The latest news coming out of the Lone Star State on the realignment front, courtesy of University of Texas media henchman ace realignment scribe Chip Brown, has the state legislature supposedly pressuring UT to slow down the latest round of conference shuffling and the Longhorns mulling a chance to move to, wait for it, the Atlantic Coast Conference.
Bevo traipsing down Tobacco Road on an East Coast swing. Fits like hand and glove, right?
Oddly enough, reporters who don’t work for an outlet called Orangebloods.com actually took the time over the weekend to ask Judith Zaffrini, chairwoman of the Texas State Senate Higher Education Committee, and ACC commissioner John Swofford for comment heard a different story.
Zaffrini: “I don’t see that happening at all at this point. I have absolutely no intent of calling a hearing at this time.”
Swofford: “I need to read more to see what we’re doing. That’s news to me.”
OK, so there’s wiggle room in those statements if you want to read it that way. Still, doesn’t it sound like somebody here is obfuscating the truth? Would it surprise you to think my money is on the guys wearing Longhorn Network polos? The reason: The longer uncertainty reigns in this situation, the more leverage Texas agets back.
Indulge me for a moment, as this is a game theorist’s wet dream.
Conventional wisdom holds that:
- Oklahoma and Oklahoma State are definitely leaving the Big 12 for the Pac-12.
- The Pac-12 wants to expand to 16 teams, not 14.
- Therefore, the Pac-12 still needs two more teams.
From a geography standpoint, the Pac-12 is somewhat stymied. When it comes to realistic candidates to acquire for the other two spots, that leaves four legitimate options: Texas, Texas Tech, Kansas and Missouri. The state of Texas’ television market also happens to be one of the crown jewels of the entire expansion game.
Obviously, Texas is the most desirable candidate of that lot. We’re also holdings these truths about the Texas situation to be self-evident:
- Texas wants to keep the LHN as it is if possible, or at least use it as a bargaining chip.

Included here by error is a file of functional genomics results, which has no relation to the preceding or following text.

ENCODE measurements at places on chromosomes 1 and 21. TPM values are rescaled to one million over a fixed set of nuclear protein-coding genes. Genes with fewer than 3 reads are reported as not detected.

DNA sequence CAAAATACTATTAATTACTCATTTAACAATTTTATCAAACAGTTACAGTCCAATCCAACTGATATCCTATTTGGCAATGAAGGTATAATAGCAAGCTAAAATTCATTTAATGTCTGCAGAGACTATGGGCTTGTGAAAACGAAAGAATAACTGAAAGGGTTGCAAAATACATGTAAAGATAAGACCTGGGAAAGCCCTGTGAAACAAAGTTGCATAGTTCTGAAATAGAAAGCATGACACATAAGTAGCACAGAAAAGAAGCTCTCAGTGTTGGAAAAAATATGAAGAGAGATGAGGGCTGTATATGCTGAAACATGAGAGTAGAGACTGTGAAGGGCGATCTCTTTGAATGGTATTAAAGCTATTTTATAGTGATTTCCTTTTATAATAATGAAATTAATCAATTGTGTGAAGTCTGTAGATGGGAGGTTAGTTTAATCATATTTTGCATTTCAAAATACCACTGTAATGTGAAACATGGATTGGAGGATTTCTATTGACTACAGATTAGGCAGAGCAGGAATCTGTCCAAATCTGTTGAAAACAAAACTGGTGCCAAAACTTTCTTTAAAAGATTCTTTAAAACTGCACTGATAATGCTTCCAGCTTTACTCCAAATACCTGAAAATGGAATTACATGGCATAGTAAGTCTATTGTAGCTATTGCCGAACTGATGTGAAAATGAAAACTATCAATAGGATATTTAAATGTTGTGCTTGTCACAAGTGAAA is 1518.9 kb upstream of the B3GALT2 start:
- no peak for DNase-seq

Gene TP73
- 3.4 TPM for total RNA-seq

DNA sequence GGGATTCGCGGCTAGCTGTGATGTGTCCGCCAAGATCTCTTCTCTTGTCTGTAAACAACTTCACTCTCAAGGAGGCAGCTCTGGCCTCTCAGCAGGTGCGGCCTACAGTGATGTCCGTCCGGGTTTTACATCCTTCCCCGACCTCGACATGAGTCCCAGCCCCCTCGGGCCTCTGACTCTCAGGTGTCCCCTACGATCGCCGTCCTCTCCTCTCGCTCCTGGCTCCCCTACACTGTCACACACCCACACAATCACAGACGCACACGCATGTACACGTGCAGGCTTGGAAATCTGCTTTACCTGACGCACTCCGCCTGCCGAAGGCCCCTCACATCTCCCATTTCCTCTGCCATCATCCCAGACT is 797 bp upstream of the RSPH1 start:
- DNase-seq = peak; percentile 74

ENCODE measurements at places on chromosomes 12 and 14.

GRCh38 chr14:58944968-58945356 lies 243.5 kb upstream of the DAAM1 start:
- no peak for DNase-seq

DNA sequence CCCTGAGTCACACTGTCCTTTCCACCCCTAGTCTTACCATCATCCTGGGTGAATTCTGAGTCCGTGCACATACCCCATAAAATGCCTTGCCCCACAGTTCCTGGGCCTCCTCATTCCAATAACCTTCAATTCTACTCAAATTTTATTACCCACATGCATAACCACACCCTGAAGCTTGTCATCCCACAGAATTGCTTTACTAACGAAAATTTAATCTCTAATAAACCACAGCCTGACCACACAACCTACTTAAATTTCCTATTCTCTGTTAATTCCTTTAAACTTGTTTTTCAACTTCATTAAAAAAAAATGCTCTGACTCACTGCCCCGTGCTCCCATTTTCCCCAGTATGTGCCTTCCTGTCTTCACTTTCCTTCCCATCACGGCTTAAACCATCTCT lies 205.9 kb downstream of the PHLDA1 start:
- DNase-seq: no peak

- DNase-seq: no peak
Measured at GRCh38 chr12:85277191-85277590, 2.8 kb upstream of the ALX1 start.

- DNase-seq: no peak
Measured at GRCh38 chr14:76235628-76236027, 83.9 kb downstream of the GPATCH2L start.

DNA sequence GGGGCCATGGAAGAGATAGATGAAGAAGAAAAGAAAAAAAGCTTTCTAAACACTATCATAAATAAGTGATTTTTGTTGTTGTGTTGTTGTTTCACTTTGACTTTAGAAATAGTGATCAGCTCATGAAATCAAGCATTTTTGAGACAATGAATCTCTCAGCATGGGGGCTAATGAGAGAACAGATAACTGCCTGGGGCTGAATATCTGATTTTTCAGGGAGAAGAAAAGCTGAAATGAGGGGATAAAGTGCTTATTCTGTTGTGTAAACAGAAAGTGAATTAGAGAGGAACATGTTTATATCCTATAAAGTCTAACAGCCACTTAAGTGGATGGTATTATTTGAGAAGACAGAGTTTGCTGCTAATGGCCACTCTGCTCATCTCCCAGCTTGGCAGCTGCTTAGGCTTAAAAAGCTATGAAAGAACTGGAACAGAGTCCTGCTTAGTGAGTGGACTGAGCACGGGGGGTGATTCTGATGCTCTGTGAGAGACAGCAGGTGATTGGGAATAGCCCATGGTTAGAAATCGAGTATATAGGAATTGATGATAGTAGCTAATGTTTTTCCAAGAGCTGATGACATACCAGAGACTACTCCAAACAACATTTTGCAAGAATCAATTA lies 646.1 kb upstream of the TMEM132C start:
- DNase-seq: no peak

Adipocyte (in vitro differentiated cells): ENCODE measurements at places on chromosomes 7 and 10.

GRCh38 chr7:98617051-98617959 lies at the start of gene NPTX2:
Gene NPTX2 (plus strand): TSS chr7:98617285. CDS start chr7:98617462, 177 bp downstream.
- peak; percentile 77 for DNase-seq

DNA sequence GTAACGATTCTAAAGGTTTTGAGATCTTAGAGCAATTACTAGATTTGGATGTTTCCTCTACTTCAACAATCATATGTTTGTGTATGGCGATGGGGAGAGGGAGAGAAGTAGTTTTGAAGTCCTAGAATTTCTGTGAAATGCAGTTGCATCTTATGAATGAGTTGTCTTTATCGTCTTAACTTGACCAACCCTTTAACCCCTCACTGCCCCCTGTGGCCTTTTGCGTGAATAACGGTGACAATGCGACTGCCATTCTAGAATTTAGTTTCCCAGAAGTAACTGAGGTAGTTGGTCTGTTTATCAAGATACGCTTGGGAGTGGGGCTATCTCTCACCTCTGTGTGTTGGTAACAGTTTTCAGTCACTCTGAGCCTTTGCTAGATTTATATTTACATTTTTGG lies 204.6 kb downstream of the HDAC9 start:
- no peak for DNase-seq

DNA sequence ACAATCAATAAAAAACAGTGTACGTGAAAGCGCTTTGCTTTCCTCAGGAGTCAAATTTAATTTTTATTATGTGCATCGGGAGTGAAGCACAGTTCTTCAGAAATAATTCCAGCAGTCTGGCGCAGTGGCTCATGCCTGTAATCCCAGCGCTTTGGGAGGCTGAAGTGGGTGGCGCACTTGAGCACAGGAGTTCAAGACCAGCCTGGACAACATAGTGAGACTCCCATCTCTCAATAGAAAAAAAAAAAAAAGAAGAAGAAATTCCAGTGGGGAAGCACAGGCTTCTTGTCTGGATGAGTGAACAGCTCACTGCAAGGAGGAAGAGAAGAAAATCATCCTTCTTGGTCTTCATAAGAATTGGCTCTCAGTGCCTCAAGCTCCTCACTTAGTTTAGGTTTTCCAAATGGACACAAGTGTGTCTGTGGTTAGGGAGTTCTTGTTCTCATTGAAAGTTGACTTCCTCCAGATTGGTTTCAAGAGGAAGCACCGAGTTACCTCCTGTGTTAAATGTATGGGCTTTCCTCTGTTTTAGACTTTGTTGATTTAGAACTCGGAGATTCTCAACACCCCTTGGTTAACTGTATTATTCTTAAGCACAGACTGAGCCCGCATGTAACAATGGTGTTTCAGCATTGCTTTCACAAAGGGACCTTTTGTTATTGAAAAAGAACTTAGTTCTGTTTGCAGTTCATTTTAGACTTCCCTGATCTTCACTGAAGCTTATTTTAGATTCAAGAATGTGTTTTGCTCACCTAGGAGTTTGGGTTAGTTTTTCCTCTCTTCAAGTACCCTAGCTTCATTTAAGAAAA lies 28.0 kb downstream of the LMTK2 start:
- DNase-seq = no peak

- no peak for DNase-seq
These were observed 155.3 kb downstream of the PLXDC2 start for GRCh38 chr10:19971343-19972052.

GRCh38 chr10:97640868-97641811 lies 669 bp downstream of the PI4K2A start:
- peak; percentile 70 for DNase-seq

- Texas will face intense political pressure to make sure that Texas Tech, at minimum, finds a safe landing spot when the Big 12 dissolves. (See: Tech problem.)
- Tech in and of itself isn’t that desirable of a target for the Pac-12 or the other major conferences.
- UT really doesn’t want to go independent at this point.
Got all that? Now that we’ve set the stage, let’s talk about what’s going down at the bargaining table.
The Pac-12′s No. 1 realistic outcome at this point would be to bring Texas and Texas Tech into the fold, converting the LHN into one of its regional television networks. Coming in second would be a package of Kansas and Missouri.
Enter KU and Mizzou. With the death of the Big 12 a foregone conclusion, these two have to be getting antsy about keeping a seat at the major conference table. As this process continues to drag on, the entreaties from the other AQs will start to sound pretty promising, especially when the alternative involves getting left out in the cold by Larry Scott and Co. (Hell, they probably already are really appealing.)
If - or when – one or both of KU and Mizzou decide to hop to another conference before the Pac-12 situation is resolved, the Pac-12′s fall-back position is dead. Whatever leverage the Pac-12 had over UT? Gone.
If that happens, Texas is, theoretically, back in the driver’s seat. The Longhorns can hold out for the best deal possible from the Pac-12. They can potentially play the conferences against one another to get the best deal for themselves and their network. They could hope a conference covets the Texas TV market enough to scoop up Tech, essentially making UT a free agent. They can bide their time in a watered-down Big 12 until the LHN becomes stable enough to make independence viable.
And maybe, just maybe, Texas hopes the Oklahoma brass takes another look at staying in the Big 12, where UT can keep playing the role of whale in a small pond.
In other words, the clock is ticking for Larry Scott to play his cards.
How do you counter Texas’ stall move? That’s tricky.
Assuming you’re dead set on going to 16 teams, the best move is not to overplay your hand. Kansas and Missouri don’t have the marquee appeal of Texas, but they’re still solid additions.
Give Texas and Tech an ultimatum (delivered by Oklahoma for P.R. purposes): We’re rolling with the Jayhawks and Tigers if you don’t give us an answer in 24 hours. That should give KU and Mizzou enough certainty to wait on Texas’ decision, while putting the ball in UT’s court.
If adding Kansas and Missouri is the ultimate outcome, don’t look a gift horse in the mouth.